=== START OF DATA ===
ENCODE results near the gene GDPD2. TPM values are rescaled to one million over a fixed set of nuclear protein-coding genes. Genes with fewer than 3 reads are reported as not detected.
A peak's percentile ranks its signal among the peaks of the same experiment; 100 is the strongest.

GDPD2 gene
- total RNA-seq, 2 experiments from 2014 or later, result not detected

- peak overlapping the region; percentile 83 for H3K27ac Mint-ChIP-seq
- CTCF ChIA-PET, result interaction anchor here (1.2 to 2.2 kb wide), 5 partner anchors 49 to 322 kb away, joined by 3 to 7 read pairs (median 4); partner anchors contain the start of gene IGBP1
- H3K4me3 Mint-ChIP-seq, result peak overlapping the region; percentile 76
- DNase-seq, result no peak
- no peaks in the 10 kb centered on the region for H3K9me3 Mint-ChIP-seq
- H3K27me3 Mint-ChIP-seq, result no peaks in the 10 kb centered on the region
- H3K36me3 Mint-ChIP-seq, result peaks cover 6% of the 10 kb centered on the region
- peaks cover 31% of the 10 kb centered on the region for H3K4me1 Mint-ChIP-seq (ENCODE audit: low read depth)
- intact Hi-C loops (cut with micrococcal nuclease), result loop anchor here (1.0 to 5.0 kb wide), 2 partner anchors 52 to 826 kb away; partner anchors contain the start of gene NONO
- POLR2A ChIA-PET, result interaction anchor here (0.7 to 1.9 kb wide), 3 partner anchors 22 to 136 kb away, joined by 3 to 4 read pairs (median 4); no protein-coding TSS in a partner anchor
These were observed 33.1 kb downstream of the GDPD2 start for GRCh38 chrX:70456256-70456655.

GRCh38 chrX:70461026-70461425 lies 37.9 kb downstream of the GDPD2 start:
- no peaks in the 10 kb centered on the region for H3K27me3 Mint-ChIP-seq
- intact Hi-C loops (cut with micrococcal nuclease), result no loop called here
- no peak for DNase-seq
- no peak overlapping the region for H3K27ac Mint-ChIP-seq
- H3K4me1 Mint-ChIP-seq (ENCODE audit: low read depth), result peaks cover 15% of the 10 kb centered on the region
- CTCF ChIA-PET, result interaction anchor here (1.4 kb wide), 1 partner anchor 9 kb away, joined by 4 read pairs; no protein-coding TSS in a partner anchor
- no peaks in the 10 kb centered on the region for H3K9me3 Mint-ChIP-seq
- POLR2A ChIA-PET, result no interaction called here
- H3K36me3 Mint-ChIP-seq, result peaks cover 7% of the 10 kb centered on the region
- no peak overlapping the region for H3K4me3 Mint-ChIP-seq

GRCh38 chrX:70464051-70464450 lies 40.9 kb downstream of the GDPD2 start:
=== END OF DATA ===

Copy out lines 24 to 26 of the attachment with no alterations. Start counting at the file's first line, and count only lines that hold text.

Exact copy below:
- POLR2A ChIA-PET, result no interaction called here
- H3K36me3 Mint-ChIP-seq, result peaks cover 7% of the 10 kb centered on the region
- no peak overlapping the region for H3K4me3 Mint-ChIP-seq